Chinese Turquoise has become the most widely used Turquoise in the world. There is evidence of turquoise use in China dating at least as far back as 1700 BC as evidenced by a bronze plaque with turquoise overlay from the Erlitou culture site in Menan Province displayed at the Academy of Social Sciences in Beijing. Although some Turquoise was mined in China in ancient times, more commonly it was acquired in trade with Mongols, Persians, and Turks. Mostly the Chinese used turquoise for carvings and other art. Jade has been the preferred stone for jewelry in Chinese culture. The Tibetians, on the other hand, have preferred turquoise to any other gemstone and virtually every Tibetian possesses some turquoise. Believed to bring good luck, it is worn set in rings and bracelets, as beads in necklaces, and as adornment directly on hats and other clothing. Domestic animals such as horses wear necklaces of felt with turquoise sewn on. Today China has mines that produce a great deal of turquoise. Northwest of Shanghai is the Ma'ashan turquoise mine, and the Hubei Province produces turquoise in colors reminiscent of the now closed mines in Nevada. This turquoise ranges in color from sky blue to spring green as well. Today there are no known producing mines. Chinese Turquoise has usually been stabilized, meaning a clear epoxy has been applied to the surface to harden the stone before setting. A side effect of the process is that stabilized stone is less likely to absorb lotions and body oils, which may change the color of the stone over time. Turquoise from mines in China accounts for about 80% of the stone on the U.S. market today, due to the scarcity of American turquoise. Only a handful of turquoise mines in the American southwest are commercially operating. Unfortunately this turquoise and its dealers has put most of the American miners out of business. We just can't make a dollar or two per day breaking our backs! It is a shame that the Chinese did not treat these mines with respect, they could have been the Debeers of Turquoise, when this stuff first hit the market there was material that you could not tell was Chinese or Lander Blue. Great stuff, I can't wait till the American market appreciates it more. Chinese Turquoise is simular to American Turquoise in that the mines produce Turquoise in almost every color and matrix variation.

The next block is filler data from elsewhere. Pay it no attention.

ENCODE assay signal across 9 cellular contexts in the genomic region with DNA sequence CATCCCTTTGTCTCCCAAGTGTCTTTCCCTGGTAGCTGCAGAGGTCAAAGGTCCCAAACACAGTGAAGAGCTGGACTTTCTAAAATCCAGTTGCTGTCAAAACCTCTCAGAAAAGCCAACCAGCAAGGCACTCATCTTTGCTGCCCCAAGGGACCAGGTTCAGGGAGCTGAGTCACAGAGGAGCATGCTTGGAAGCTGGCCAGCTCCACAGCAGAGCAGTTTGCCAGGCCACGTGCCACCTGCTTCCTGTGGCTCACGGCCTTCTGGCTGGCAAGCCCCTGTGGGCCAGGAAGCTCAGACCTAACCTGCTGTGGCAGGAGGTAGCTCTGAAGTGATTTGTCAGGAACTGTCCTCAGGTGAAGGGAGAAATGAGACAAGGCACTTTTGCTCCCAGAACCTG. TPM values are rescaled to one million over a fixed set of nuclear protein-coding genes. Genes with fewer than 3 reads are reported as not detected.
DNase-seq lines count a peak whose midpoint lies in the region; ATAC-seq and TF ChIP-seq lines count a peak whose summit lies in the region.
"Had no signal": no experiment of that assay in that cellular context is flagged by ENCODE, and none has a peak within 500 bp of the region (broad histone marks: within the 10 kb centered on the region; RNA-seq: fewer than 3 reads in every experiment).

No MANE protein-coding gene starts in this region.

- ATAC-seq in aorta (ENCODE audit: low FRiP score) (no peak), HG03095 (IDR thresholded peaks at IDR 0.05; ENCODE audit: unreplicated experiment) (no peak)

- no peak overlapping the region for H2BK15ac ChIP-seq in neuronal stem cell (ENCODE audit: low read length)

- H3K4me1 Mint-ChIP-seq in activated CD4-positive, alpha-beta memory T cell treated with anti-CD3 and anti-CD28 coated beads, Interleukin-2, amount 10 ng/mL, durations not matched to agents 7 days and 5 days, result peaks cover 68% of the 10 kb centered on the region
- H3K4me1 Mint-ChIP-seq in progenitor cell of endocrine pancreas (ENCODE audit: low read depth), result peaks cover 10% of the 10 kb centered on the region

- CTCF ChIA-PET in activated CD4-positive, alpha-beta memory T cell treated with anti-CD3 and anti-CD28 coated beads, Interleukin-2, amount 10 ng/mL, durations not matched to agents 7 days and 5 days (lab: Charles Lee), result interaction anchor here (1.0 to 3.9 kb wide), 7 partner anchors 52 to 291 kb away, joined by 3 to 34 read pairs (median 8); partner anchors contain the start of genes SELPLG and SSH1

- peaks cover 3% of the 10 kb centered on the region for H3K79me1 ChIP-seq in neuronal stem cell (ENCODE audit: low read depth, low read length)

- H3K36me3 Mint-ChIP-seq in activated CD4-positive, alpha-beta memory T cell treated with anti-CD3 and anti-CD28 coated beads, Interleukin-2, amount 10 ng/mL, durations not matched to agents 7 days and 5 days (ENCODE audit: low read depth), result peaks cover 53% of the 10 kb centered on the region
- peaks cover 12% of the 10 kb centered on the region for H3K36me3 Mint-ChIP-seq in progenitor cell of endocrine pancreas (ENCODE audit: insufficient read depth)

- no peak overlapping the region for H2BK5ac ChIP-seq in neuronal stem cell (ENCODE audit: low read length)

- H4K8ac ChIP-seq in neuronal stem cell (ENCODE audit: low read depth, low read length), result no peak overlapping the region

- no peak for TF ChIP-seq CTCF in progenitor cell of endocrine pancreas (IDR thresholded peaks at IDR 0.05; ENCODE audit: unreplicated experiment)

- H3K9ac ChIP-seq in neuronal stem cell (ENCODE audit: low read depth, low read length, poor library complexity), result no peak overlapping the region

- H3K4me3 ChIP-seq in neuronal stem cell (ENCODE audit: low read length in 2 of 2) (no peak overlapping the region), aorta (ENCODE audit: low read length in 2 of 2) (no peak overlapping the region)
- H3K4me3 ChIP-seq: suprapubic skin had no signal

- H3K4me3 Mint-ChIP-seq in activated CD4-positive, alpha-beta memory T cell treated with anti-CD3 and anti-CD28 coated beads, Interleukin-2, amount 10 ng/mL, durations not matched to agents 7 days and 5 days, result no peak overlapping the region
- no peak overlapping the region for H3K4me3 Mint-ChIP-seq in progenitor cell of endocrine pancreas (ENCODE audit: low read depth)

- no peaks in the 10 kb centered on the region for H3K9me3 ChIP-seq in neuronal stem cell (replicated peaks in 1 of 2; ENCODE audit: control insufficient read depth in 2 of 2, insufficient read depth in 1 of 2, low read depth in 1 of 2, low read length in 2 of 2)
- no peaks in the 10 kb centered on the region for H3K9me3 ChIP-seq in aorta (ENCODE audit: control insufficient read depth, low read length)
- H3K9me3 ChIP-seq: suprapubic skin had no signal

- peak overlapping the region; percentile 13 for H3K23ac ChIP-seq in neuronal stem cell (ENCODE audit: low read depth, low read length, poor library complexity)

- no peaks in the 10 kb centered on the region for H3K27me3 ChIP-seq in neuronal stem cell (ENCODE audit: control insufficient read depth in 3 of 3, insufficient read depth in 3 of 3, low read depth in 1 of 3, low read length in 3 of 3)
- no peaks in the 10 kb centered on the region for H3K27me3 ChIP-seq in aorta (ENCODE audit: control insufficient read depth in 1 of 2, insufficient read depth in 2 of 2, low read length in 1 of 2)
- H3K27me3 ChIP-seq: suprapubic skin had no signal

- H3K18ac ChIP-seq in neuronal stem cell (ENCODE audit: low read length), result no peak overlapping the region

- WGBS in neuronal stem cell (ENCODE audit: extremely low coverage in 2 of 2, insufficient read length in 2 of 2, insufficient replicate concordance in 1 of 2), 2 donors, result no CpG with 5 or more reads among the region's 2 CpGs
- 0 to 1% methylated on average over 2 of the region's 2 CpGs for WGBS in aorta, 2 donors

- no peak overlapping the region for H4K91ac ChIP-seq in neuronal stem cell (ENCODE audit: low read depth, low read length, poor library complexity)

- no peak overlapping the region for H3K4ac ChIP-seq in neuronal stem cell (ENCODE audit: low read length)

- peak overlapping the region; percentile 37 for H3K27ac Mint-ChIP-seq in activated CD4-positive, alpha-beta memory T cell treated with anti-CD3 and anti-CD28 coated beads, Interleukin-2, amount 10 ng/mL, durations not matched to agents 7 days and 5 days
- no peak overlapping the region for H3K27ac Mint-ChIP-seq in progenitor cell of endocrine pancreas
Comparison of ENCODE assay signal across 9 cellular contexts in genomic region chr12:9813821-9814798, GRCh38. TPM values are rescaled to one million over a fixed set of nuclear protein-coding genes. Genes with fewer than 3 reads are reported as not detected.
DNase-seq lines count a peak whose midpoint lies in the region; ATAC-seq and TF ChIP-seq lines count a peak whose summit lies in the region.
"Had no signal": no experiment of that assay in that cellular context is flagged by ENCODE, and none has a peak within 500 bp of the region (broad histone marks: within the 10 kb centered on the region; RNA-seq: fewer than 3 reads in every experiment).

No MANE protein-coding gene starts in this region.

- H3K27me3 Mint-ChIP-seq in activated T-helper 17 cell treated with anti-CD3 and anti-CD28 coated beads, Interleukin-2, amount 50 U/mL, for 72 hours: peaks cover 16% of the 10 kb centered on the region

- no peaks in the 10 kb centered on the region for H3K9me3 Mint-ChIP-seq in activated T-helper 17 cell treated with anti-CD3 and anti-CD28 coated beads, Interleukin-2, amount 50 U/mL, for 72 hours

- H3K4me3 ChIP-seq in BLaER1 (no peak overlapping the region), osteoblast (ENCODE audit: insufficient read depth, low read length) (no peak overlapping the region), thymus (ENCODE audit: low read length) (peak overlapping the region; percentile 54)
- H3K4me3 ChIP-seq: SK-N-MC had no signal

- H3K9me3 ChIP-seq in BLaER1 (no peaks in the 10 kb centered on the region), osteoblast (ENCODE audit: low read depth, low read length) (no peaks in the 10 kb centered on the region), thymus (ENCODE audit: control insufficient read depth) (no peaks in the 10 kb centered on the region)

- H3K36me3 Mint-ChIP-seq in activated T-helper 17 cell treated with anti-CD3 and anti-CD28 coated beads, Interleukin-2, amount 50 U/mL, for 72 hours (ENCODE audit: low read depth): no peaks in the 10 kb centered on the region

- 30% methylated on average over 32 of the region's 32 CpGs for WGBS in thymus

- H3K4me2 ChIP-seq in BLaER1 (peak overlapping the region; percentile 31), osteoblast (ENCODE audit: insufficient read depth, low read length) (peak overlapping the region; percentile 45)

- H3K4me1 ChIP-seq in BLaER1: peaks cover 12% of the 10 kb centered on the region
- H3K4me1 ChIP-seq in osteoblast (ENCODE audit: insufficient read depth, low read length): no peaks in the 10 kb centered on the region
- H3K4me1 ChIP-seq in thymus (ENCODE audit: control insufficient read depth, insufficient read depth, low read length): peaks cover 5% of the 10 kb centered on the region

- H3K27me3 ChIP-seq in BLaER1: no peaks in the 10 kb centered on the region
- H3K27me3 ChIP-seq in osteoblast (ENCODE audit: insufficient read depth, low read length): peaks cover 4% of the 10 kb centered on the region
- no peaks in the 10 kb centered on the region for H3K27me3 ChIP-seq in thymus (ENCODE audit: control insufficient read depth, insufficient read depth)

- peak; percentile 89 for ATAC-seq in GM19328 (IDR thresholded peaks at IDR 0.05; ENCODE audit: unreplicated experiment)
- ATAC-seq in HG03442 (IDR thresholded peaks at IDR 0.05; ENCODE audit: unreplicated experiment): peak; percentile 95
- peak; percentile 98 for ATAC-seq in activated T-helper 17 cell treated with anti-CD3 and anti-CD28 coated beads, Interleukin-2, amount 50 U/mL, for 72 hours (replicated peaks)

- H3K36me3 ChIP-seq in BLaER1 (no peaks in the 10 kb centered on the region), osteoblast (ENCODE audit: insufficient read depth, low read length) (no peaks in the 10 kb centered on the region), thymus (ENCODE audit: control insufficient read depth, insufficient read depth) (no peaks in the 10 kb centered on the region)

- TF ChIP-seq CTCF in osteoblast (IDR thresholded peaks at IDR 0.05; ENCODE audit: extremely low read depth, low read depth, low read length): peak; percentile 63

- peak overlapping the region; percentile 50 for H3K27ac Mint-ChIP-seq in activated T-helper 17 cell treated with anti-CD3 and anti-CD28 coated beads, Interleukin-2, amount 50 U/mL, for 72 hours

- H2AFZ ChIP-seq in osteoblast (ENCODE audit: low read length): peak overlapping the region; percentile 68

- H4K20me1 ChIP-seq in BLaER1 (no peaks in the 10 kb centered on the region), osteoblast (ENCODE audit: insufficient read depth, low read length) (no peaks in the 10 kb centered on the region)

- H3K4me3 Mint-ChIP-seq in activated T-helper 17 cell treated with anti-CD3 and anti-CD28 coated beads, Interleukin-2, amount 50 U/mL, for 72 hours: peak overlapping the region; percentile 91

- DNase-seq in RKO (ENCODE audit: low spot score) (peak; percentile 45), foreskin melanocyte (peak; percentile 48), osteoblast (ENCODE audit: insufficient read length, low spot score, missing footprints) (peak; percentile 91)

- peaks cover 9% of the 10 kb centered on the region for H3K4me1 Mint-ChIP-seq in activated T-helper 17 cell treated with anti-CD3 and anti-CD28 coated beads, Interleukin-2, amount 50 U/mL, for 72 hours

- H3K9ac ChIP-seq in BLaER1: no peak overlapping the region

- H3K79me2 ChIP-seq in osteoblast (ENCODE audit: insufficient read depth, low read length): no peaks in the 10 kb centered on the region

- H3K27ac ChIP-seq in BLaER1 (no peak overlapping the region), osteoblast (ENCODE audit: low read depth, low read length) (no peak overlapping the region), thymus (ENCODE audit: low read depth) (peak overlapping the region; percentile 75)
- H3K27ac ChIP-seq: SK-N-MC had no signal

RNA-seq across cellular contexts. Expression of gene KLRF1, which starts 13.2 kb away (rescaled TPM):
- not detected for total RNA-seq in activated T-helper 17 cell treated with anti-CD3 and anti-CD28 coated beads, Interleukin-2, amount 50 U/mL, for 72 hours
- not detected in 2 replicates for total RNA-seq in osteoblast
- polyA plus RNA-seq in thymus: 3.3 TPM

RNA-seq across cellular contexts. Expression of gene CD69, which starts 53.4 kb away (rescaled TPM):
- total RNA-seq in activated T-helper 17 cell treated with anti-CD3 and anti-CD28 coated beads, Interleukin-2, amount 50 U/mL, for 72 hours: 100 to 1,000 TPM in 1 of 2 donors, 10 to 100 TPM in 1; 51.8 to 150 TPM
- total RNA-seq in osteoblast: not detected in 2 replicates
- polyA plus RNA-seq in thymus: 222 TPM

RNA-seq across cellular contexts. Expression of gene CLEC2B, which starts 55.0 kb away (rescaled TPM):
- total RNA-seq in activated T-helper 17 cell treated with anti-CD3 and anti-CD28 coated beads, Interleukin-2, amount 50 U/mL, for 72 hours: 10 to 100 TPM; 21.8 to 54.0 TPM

Turquoise was never as popular in China as Jade until recently. But here in the United States some of the finest Turquoise ever sold has come from China. Chinese Turquoise ranges in color from all shades of green, to light blue, to a beautiful dark blue. Much of the material has a dark brown or black matrix and may also have a beautiful spider webbing. Infact, China seemed to produce the highest amount of spiderweb Turquoise thus far. Some of the high-grade Chinese turquoise resembles and is thought to be equal to many of the better known or classic American Southwestern mines. Recently Turquoise in China has been produced at the Maanshan mine northwest of Shanghai and mines in the Hubei province. Two of the finest mines in the Hubei province are the Yungai, which means, "a mountain covered with cloud" and the Zhuxi "a mountain where growing plenty of bamboo". The Yungai, or Cloud Mountain has produced natural Turquoise that is equal to a number of the finer Nevada mines that are now closed. Mines like the Nevada Blue, Number 8, Blue Ridge and the famous Lander Blue. Yungai or Cloud Mountain is now closed.
It has been said that today, Turquoise from China accounts for over 60% of the stones sold in the United States, due to the scarcity of American turquoise. There is an irony to the abundance of Chinese Turquoise in America as most all of the China Turquoise sold is stabilized with plastic or treated in some way thus making the availability of natural Chinese Turquoise rare in today's market.
Soon, even stabilized Chinese Turquoise will become scarce in America. This is for a few reasons, China has closed off most of it's mines to the miners and owners of the rights to the Turquoise. The second reson that it will become hard to get Chinese Turquoise is the facet that the Chinese themselves have taken a major liking to Turquoise in the last few years. The Chinese market is sucking up all the Turquoise it can get its hands on. In 2013 and 2014 the Chinese have begun to experience a major Turquoise Jewelry fashion trend, much like the trend of the 1960's and 70's in the USA, only there is a much larger population in China. In two years, the Chinese have depleted almost all the Sleeping Beauty Turquoise that was left once the mine closed in 2012. It hard to say what is happening in China with the Chinese Turquoise, but you can probably guess it is the same scenerio. Chinese Turquoise will become 10-20 times more valueable, and has already started to bring 5 times what it was bringing in the US in 2012 in 2014 in China. Now is the time to buy, mark our words (written in 2014).
Example Pictures are not necessarily the highest of grade, rather a good example of a common look from a particular mine.